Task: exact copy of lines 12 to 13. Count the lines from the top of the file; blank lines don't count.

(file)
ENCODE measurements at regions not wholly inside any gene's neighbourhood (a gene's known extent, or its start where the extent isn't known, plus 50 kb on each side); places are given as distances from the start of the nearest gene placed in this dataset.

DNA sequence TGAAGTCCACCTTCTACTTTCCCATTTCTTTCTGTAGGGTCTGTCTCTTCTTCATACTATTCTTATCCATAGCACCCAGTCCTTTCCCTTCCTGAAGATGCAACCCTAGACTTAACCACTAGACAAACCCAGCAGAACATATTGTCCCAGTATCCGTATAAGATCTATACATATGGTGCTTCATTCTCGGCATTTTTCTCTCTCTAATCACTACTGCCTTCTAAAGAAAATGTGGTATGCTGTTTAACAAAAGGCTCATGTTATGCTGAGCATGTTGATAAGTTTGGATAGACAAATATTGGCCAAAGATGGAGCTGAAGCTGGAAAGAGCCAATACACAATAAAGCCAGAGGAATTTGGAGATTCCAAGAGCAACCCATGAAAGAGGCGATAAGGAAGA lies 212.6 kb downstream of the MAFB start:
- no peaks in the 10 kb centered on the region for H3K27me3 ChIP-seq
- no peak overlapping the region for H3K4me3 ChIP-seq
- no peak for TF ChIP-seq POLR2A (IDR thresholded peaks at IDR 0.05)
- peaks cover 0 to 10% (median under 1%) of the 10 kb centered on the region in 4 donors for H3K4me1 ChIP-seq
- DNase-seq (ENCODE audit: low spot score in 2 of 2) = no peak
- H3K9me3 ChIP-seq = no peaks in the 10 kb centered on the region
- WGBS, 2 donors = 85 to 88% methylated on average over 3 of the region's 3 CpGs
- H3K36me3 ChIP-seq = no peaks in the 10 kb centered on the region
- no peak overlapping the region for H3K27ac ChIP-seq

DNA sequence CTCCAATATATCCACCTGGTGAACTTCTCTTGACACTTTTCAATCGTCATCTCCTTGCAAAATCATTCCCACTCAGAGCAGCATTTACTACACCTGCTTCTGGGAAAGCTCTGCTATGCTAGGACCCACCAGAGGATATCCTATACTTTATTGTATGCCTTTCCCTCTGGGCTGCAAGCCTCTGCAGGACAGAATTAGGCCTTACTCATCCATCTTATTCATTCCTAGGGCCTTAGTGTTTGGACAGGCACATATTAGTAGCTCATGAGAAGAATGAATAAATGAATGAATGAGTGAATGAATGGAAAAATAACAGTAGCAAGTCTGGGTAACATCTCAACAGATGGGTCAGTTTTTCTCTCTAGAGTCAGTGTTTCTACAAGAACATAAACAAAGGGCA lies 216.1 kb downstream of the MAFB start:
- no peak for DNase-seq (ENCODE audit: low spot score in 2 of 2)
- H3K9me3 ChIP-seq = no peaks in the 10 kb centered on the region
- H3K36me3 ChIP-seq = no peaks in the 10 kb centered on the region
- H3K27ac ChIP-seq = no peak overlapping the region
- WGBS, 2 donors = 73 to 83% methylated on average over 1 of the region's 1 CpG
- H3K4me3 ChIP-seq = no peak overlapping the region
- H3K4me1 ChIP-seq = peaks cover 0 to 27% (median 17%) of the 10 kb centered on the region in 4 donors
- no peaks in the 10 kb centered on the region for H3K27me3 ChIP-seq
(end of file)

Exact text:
DNA sequence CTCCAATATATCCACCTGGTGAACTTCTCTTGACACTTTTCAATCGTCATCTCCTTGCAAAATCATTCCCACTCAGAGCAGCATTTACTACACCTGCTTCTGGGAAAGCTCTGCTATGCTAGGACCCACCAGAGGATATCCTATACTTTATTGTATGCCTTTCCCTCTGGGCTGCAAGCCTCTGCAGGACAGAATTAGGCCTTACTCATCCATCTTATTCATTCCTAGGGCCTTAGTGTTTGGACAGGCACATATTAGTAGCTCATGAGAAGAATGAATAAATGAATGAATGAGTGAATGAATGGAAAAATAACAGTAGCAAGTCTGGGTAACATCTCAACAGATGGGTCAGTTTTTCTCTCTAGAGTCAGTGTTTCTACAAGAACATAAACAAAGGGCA lies 216.1 kb downstream of the MAFB start:
- no peak for DNase-seq (ENCODE audit: low spot score in 2 of 2)